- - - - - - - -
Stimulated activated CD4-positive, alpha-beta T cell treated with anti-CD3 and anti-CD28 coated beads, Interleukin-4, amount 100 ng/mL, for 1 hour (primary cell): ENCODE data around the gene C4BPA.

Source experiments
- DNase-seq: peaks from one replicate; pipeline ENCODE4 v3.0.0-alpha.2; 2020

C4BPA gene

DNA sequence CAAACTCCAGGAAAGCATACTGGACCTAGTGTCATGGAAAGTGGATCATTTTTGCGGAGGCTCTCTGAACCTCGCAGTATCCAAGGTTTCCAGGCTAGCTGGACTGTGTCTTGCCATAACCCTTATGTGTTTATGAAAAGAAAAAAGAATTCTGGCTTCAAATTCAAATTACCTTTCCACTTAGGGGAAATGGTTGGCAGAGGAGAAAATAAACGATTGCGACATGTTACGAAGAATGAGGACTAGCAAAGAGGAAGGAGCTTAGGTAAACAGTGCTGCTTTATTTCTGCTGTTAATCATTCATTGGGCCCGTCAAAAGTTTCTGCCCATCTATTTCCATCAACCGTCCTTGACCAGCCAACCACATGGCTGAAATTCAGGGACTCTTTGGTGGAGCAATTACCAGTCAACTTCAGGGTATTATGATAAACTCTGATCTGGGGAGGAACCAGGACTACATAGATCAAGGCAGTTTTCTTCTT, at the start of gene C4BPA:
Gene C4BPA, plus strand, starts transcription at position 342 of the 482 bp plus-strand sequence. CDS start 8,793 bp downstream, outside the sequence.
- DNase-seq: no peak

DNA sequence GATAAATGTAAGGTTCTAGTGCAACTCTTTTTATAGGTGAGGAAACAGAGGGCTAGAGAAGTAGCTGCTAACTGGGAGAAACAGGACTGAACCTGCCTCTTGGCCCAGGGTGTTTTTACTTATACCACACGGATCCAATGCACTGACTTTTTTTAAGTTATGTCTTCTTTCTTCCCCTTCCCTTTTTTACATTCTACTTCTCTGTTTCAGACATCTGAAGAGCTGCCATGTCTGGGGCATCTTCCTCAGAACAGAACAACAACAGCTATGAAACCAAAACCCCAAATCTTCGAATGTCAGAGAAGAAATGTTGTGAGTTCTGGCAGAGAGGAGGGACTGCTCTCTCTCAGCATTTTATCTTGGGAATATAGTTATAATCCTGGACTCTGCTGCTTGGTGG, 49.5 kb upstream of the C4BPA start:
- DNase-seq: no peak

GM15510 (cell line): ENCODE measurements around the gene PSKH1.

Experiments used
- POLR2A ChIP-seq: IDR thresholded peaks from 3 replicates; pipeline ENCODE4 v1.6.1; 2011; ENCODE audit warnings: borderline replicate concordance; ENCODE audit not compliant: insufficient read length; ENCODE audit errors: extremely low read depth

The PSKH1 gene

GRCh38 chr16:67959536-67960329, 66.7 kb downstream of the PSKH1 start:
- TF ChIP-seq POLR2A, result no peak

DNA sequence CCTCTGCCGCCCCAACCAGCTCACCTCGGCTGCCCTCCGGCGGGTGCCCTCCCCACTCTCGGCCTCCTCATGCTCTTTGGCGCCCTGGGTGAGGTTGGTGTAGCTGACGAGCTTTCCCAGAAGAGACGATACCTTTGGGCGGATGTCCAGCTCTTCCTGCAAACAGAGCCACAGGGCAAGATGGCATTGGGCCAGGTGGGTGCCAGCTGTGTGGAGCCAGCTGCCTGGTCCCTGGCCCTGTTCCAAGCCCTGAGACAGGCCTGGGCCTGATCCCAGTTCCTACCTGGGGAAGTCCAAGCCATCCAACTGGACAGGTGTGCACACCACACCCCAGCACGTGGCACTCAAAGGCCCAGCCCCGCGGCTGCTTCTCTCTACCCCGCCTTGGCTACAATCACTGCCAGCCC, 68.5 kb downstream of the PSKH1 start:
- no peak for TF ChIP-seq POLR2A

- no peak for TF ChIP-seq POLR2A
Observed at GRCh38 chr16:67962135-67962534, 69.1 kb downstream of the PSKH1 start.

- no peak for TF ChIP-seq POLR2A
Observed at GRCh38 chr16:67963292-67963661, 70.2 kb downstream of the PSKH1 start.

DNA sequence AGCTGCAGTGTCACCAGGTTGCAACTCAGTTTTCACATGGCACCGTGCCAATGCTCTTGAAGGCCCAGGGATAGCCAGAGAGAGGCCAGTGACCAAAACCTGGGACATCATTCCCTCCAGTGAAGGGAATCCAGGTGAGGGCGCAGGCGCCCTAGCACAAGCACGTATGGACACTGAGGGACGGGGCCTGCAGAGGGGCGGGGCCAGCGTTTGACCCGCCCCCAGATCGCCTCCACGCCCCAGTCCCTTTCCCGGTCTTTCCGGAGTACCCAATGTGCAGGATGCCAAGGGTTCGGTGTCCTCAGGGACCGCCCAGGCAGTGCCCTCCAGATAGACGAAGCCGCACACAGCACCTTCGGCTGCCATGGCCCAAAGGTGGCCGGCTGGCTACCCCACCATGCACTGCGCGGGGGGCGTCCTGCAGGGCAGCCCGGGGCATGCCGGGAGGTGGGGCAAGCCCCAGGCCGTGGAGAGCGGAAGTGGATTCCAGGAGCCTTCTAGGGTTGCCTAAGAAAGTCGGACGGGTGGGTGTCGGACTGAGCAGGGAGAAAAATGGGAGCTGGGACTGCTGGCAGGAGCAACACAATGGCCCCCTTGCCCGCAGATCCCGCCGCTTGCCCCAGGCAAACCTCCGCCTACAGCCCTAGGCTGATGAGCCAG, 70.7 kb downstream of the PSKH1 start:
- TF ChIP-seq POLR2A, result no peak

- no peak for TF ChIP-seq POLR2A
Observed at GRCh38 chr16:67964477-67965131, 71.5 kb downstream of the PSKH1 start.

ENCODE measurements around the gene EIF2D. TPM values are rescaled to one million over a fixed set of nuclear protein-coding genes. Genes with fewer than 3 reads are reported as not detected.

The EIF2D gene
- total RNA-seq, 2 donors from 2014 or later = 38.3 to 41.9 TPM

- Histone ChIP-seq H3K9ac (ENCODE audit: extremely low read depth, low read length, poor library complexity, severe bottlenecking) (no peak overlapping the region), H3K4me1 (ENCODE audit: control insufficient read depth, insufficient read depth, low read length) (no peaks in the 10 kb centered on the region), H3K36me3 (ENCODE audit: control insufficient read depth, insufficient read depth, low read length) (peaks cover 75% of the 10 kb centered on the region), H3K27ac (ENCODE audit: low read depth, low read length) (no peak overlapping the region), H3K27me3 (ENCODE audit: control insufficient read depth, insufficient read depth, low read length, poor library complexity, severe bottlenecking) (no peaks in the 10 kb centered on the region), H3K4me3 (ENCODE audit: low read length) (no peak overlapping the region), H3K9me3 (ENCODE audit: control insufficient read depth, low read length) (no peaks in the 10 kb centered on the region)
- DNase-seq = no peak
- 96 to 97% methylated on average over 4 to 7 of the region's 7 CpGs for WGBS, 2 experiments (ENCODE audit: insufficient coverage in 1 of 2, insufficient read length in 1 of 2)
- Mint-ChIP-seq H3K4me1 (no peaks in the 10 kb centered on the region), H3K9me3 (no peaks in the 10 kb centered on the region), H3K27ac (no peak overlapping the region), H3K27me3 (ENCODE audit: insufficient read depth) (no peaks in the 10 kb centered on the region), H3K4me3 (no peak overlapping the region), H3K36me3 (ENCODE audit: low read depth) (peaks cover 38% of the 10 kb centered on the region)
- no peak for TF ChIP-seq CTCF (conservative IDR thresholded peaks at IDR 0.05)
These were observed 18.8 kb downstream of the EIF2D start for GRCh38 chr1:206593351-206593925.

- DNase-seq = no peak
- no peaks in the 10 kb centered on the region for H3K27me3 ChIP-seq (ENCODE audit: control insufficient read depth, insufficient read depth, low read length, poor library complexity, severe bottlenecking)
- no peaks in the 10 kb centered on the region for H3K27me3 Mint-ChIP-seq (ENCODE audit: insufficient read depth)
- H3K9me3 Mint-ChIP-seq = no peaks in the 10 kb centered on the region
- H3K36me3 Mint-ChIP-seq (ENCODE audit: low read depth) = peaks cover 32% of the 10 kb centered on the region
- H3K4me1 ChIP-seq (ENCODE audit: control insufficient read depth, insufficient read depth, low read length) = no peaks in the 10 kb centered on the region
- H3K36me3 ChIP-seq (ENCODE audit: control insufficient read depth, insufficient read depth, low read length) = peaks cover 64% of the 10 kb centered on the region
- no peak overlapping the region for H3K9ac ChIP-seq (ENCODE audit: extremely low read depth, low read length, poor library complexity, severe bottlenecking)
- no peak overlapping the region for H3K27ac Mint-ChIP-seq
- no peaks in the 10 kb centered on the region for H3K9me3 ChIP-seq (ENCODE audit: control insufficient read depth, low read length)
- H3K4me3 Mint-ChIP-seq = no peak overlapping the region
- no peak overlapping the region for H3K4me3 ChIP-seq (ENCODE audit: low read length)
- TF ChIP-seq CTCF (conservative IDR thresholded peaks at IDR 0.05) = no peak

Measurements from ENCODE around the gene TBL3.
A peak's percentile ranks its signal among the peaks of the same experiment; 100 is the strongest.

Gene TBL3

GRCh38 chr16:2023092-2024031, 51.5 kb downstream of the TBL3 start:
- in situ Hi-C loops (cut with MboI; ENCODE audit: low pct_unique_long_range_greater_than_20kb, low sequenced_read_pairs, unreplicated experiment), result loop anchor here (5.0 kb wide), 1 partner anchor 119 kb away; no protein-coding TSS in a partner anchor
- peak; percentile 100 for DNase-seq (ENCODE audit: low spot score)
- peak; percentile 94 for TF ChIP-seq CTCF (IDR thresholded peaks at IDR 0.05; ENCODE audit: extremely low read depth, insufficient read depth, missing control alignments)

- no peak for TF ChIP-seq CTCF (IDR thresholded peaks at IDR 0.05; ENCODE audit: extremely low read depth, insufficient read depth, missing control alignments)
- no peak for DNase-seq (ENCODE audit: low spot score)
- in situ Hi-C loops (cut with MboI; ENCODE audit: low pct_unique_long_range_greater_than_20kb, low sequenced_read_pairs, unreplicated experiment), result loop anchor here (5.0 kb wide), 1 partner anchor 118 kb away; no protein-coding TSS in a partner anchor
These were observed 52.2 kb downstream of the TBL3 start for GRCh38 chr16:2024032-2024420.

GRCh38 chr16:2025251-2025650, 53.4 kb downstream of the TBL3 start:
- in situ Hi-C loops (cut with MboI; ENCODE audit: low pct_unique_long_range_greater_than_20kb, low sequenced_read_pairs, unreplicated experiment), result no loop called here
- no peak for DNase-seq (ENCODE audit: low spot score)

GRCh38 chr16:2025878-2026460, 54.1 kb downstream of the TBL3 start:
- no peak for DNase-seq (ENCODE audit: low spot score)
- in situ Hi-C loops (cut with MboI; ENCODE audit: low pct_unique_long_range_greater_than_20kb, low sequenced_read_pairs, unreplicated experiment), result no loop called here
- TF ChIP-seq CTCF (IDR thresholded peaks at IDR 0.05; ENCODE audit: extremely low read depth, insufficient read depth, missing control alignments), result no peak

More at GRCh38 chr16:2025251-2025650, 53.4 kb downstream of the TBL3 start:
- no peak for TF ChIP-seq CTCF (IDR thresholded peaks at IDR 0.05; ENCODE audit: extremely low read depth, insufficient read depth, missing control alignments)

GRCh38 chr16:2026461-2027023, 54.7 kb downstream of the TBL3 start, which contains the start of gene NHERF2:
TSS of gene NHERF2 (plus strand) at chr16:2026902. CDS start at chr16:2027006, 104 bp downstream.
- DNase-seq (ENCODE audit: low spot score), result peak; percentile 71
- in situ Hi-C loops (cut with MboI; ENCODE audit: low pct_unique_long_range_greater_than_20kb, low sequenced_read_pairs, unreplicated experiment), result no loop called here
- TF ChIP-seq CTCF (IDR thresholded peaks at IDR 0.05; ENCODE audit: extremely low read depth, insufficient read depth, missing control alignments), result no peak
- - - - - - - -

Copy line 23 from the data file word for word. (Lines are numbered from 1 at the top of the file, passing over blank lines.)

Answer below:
- TF ChIP-seq POLR2A, result no peak